Things are getting real. At this point, you should know what monthly payment you’re comfortable with, what areas you can afford, and how much you can put down. Now it’s time to shop for a mortgage.
Compare mortgage rates from different types of lenders and assess whether this is a good time to lock in your rate; look at loan fees and customer service. Preapprovals usually expire after 90 days, DiBugnara says.
“In this market, you can find competitive rates and service, but you want to pay close attention to lenders’ responsiveness and communication,” DiBugnara says.
If you’re a first-time homebuyer with significant debt or so-so credit, you may want to apply for a mortgage preapproval even earlier to zero in on issues to fix sooner rather than later.
While you shop, it’s a good idea to focus not just on the rates you’re being quoted, but all the terms of the mortgage. What are the late fees? What are the estimated closing costs? If you’re able to get a mortgage with the bank where you already have accounts, will they give you a better deal? Sometimes it makes sense to choose a loan with a slightly higher rate if the other terms are more favorable.
No matter what you do, preapproval is a good idea because it will show sellers that you’re serious with your offer in this competitive housing market.
And, with interest rates still near all-time lows, you’re likely to get a good deal on your loan no matter what.
Hire a real estate agent
After you have your financing squared away and a preapproval letter in hand, your next step as a first-time homebuyer is to hire a real estate agent.
An experienced real estate agent who knows the area you’re looking to buy in especially well can advise you on market conditions and whether homes you want to make offers on are priced properly. Agents can identify potential issues with a home or neighborhood you’re unaware of, and they’ll go to bat for you to negotiate pricing and terms.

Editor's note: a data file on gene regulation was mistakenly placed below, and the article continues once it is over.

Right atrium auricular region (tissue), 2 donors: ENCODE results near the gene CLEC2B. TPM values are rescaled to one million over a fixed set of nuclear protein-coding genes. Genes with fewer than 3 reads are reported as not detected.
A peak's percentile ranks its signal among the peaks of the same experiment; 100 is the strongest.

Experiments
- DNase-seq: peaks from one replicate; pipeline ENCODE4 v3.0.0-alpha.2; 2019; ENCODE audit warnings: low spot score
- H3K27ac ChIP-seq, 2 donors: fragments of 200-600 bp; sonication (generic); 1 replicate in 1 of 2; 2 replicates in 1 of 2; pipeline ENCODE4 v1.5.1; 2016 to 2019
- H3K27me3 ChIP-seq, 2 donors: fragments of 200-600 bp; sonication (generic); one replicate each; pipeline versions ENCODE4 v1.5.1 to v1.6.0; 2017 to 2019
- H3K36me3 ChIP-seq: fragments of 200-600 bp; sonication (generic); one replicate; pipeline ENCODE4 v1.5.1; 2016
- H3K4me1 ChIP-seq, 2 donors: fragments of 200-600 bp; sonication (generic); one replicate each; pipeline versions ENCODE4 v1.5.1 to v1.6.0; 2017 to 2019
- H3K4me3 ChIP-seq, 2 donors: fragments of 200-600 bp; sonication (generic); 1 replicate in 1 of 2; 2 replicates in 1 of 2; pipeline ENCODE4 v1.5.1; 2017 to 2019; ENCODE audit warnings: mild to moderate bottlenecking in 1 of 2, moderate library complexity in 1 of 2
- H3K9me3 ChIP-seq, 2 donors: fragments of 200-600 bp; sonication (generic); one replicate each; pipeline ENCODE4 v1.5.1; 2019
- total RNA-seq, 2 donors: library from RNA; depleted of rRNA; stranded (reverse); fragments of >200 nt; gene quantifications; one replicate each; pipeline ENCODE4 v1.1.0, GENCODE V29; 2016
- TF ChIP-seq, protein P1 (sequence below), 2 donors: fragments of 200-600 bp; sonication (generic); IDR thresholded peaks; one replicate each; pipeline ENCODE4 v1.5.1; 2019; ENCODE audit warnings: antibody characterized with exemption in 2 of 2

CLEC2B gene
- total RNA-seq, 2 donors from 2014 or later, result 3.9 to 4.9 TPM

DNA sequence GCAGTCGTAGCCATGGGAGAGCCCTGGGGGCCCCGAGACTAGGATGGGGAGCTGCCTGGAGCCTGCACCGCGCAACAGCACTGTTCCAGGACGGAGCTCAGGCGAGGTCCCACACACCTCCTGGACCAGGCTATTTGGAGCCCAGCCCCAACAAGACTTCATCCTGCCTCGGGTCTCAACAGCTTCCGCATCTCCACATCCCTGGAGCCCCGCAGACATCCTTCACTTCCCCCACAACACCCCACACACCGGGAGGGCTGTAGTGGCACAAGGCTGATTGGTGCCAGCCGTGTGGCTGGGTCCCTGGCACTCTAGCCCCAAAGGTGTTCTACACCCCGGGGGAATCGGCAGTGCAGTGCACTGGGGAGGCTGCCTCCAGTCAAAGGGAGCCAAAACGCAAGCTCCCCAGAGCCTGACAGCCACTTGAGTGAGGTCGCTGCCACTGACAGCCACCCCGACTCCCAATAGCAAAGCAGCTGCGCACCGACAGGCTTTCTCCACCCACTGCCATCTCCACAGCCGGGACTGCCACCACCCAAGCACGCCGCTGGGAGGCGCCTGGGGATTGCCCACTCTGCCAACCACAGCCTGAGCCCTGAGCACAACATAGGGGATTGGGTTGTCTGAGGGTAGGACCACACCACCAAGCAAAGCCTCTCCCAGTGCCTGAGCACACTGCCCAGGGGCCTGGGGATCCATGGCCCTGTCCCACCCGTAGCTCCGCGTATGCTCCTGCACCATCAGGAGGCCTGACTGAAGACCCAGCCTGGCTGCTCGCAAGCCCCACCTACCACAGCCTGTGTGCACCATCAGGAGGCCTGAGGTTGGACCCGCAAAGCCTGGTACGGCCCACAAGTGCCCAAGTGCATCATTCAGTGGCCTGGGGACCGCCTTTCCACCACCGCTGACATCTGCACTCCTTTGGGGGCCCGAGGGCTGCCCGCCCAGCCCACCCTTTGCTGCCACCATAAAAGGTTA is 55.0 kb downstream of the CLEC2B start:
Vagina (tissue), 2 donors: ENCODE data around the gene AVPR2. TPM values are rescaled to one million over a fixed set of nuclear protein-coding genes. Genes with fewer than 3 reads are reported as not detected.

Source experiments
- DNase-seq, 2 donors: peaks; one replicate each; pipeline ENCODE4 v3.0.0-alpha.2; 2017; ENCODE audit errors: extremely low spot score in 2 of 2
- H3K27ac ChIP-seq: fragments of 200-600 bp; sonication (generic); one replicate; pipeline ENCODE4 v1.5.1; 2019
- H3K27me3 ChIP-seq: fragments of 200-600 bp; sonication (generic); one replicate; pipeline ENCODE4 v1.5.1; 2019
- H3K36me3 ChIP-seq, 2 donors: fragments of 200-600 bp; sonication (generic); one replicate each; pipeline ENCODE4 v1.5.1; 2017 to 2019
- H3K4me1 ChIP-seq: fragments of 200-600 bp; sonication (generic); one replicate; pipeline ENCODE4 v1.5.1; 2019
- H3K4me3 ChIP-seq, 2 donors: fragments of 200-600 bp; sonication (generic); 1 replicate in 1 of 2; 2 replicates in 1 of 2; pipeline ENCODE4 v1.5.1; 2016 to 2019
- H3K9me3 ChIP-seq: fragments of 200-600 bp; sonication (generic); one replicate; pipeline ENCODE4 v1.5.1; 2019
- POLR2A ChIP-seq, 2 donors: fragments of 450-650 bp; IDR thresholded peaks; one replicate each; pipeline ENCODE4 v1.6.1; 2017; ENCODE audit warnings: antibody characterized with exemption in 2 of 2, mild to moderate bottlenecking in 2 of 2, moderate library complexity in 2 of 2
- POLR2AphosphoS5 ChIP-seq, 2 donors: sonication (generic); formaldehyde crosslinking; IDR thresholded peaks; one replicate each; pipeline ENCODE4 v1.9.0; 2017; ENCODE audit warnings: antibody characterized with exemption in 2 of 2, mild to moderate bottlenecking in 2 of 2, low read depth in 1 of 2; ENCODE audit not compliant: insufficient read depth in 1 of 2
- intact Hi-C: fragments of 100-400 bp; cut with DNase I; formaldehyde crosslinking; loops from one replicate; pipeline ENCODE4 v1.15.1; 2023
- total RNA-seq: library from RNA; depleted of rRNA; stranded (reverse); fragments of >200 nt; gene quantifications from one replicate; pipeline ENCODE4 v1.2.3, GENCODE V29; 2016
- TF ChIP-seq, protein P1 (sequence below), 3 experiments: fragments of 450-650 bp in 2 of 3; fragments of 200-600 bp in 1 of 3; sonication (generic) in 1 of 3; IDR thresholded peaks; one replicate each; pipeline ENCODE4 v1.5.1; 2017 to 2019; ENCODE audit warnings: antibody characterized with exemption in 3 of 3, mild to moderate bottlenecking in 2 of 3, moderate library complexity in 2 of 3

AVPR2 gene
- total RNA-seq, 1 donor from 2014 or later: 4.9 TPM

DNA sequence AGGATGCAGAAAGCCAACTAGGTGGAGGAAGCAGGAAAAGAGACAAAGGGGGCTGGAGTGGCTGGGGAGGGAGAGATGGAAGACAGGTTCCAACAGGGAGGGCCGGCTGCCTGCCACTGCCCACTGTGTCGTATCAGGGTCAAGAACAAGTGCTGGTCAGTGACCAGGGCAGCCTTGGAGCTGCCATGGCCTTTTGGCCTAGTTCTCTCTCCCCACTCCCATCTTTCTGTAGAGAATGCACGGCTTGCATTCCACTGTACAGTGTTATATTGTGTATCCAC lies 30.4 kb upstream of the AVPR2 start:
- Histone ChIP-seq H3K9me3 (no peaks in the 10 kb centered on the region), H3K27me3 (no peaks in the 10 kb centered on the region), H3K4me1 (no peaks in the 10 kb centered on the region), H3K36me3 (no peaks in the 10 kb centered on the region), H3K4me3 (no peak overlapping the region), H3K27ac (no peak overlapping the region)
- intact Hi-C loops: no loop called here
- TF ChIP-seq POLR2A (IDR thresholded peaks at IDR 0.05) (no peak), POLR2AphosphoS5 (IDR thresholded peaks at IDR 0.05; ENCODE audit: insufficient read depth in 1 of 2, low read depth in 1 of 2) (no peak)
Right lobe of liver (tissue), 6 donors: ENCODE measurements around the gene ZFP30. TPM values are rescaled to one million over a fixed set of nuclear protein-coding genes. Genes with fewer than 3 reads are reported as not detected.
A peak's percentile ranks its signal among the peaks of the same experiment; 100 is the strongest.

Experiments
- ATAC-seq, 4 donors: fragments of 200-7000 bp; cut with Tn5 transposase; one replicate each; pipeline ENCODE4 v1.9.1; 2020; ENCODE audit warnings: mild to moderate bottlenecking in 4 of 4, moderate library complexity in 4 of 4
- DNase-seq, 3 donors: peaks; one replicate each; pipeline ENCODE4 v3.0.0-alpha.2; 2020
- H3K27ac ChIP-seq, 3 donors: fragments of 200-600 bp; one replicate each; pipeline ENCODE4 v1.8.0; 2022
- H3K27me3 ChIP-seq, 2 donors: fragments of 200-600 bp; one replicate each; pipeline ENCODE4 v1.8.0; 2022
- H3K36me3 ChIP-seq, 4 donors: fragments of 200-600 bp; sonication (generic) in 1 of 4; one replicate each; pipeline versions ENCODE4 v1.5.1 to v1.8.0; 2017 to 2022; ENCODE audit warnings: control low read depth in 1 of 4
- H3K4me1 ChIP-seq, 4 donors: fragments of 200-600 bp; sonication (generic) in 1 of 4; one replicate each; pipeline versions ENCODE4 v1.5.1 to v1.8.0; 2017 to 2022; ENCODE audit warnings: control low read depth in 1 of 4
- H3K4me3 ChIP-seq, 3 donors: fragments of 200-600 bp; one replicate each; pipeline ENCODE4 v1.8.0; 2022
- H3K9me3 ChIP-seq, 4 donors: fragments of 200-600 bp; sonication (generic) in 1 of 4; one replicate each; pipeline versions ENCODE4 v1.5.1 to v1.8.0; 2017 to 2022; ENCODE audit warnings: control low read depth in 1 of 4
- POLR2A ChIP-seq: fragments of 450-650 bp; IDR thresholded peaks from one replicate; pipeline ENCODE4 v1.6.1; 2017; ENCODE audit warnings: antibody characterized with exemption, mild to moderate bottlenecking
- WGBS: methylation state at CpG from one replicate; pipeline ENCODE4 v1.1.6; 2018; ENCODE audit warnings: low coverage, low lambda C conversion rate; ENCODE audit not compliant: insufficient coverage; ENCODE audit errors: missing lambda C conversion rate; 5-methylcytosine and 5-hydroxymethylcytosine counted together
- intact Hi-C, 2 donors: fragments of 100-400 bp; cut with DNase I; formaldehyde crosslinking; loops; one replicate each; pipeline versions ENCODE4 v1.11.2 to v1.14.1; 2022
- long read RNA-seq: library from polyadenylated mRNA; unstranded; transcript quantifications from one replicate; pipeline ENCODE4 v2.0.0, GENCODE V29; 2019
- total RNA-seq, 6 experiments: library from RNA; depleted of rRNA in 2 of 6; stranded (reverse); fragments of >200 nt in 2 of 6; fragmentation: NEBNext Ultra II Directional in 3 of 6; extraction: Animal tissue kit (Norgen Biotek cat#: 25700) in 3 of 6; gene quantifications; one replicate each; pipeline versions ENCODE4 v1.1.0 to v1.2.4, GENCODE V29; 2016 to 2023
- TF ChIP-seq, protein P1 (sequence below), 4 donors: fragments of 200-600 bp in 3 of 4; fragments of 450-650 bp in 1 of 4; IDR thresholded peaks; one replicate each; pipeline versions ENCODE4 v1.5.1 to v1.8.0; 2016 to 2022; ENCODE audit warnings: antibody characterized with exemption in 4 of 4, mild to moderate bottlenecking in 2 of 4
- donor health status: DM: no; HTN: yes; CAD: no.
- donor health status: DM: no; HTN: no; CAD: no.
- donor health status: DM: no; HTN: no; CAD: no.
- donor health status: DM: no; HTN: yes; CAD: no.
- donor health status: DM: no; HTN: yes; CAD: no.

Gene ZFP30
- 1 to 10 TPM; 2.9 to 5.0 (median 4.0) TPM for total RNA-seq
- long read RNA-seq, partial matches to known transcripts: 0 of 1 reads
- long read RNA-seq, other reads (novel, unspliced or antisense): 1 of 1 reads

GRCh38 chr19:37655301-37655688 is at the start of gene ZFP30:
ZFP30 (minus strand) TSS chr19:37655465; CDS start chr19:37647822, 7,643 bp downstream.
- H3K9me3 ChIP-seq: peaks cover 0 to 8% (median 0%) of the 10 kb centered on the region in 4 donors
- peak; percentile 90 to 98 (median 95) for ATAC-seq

“As a buyer, it costs you nothing to work with a Realtor, but they can save a lot of time and hassle [in your search],” Lindsay says.
One month out
Put contingencies in writing
Typically, a real estate closing is scheduled 30 to 45 days after first signing the purchase contract. In your offer, be clear about any contingencies that let you walk away from the deal. These may include the home inspection revealing costly issues or your mortgage approval falling through.
If these terms are spelled out in writing with deadlines, you’ll have an out if the transaction doesn’t go as planned – and get your earnest deposit back, too. Get estimates from contractors on any repairs or upgrades the home might need before you close, DiBugnara says. Doing this research can help you plan for those expenses and buy you time to have the work done before moving in.
Keep the status quo
A mortgage preapproval doesn’t mean you’re in the clear. Lenders recheck your credit, bank statements, income and employment just before closing to make sure you’re still able to handle repayment. Making big purchases, taking out new loans or lines of credit, or even closing accounts can delay closing or kill your loan altogether, DiBugnara says.
“Any skeletons you have in your financial closet will be found, so it’s best to be as honest and upfront as you can,” DiBugnara says.